Since 1987 taxpayers have recovered over $15.14 billion from government investigations, but whistleblower recoveries under the FCA during the same period of time totaled over $33.23 billion in civil penalties and fines.

12 steps to following a successful false claims act case

Step 1: don’t go public.

Almost any person can file a claim and qualify as a “relator,” as that term is used under the FCA. Relator does not have to be traditional whistleblower; they only have to be persons who have knowledge of the underlying fraud and report the fraud to the United States pursuant to the procedure set forth in the FCA.

If there has been a public disclosure, the class of persons who can qualify for obtaining a reward under the FCA is limited. The goal is to motivate people who provide the government with information that is not publicly available. Second, even if some or all of the allegations are publicly available, the government still wants to encourage true “insiders” to step forward and provide the United States with first-hand knowledge about the frauds.

Step 2: Tried to Qualify as “Original Source”

“Original source” means an individual who either (1) prior to a public disclosure… Has voluntarily disclosed to the government the information on which allegations or transactions in a claim are based, or (2) who has knowledge that is independent of and materially adds to the publicly disclosed allegations or transactions, and who has voluntarily provided the information to the Government before filing an action under this section.”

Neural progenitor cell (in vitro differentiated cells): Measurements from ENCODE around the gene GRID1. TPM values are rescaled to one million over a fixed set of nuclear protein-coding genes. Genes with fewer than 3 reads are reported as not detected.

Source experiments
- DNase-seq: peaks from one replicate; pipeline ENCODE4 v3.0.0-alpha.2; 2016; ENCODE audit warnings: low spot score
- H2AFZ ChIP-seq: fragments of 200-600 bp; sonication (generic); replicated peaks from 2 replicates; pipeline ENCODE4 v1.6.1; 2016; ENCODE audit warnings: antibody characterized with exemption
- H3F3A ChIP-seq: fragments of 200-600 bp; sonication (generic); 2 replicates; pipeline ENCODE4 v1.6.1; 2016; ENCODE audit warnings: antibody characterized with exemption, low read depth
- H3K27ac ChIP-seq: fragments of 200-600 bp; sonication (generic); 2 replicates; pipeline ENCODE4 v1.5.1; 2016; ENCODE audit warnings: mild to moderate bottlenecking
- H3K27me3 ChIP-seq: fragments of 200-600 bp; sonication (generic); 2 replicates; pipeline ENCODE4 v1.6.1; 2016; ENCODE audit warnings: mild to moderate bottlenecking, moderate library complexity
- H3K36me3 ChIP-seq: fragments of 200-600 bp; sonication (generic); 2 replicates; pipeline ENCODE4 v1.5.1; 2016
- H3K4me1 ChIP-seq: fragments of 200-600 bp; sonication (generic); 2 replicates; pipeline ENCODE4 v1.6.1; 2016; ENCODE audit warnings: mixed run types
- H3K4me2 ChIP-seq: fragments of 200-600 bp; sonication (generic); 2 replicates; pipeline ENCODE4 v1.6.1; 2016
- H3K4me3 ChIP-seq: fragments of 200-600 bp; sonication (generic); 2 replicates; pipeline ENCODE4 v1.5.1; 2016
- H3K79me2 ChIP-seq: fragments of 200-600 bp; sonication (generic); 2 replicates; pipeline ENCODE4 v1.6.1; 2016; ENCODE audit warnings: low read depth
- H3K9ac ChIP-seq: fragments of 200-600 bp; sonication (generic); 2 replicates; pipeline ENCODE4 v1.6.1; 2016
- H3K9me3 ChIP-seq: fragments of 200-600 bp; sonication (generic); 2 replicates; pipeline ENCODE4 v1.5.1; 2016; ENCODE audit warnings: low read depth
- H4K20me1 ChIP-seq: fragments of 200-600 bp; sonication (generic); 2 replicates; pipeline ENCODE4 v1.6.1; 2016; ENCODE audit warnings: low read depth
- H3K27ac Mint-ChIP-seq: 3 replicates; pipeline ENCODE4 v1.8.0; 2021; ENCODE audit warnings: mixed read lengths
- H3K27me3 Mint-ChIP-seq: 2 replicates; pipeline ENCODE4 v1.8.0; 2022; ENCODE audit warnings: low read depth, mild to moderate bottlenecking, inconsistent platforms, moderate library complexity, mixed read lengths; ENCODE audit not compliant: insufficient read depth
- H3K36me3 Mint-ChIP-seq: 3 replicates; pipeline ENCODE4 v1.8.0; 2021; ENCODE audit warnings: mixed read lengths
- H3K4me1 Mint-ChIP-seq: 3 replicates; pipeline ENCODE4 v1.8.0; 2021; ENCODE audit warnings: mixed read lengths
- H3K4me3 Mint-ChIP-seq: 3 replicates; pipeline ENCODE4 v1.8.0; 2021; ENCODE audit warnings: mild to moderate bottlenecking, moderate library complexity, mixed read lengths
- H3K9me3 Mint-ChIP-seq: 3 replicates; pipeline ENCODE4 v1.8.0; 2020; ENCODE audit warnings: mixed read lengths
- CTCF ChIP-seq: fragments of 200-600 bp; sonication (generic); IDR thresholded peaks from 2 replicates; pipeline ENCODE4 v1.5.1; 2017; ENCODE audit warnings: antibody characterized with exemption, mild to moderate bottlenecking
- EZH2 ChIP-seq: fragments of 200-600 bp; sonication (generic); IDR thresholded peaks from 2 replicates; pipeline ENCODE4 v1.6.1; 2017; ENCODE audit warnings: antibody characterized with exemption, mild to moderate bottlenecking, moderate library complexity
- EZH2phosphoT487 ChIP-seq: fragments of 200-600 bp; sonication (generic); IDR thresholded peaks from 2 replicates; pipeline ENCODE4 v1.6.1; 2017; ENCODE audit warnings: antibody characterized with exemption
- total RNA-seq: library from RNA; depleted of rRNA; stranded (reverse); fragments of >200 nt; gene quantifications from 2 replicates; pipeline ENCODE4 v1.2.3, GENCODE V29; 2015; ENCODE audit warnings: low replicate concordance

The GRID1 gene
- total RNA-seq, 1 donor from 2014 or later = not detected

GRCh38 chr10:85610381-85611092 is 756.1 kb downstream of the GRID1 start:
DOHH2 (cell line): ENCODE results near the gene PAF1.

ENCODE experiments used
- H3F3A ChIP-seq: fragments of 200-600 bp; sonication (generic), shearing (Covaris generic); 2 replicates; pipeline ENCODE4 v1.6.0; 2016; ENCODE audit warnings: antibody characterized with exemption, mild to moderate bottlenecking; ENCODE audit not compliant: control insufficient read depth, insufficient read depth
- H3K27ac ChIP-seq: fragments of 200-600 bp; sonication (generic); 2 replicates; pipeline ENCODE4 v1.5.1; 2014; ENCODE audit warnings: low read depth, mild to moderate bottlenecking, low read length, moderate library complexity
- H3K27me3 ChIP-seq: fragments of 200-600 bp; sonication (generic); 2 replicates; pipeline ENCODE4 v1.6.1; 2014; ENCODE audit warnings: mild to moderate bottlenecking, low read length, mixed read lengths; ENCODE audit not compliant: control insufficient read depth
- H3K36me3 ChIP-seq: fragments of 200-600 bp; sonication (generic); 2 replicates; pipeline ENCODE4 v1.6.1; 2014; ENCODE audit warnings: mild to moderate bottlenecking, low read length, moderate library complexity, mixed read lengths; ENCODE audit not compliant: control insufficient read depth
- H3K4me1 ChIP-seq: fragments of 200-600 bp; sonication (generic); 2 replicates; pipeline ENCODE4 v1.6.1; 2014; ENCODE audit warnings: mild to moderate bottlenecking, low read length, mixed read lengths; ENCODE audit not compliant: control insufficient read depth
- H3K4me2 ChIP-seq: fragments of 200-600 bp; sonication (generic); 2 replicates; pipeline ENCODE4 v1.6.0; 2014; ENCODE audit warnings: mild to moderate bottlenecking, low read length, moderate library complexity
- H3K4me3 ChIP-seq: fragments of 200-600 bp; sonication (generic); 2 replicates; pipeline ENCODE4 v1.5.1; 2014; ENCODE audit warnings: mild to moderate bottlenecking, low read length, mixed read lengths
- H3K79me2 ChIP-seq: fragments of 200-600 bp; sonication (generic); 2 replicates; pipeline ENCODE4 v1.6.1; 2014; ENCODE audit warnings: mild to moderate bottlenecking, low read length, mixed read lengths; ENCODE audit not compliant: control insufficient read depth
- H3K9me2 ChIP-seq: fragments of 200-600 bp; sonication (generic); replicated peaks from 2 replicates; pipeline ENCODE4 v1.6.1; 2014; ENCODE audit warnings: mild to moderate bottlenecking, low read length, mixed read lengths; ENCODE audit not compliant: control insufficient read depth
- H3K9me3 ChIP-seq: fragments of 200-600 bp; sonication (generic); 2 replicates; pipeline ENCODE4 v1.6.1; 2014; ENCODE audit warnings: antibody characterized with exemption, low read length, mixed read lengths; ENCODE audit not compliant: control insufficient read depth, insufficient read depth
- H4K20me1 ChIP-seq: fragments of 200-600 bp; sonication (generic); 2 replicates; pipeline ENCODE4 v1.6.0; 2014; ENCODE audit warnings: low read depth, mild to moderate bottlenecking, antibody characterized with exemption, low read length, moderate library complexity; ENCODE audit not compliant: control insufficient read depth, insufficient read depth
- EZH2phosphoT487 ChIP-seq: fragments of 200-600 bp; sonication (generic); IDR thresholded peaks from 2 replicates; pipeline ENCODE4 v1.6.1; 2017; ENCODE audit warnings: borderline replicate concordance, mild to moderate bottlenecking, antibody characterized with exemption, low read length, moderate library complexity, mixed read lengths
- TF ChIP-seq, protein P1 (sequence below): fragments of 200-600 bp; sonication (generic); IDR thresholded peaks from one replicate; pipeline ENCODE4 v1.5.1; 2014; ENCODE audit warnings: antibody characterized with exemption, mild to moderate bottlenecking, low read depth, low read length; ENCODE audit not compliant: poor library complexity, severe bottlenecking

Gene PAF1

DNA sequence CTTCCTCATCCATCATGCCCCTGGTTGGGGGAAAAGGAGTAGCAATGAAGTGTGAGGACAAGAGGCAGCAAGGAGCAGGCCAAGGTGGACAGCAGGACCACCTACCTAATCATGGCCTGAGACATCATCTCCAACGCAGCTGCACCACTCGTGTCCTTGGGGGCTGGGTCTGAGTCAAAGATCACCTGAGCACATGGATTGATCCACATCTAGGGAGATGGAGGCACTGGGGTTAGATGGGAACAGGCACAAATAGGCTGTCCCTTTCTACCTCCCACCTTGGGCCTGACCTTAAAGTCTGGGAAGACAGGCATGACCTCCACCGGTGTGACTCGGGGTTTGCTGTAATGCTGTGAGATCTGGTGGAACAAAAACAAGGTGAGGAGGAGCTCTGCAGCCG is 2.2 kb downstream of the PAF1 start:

Step 3: Confidentially File Allegations with the Government

File your FCA claim before there is a “public disclosure” and you should be covered. If after a public disclosure, you must demonstrate that you are a “true whistleblower.” The period that you were able to obtain knowledge of the underlying wrongdoing independent of any information that may have been published in the press or reported in a government report is important, and that your information “materially adds” to the information that is in the public domain.

 You must provide this information to the United States prior to filing your FCA case.

Every major government agency has an Office of Inspector Gen. That office has jurisdiction to accept and investigate allegations of contract or fraud and/or any former procurement abuse.

Step 4: File First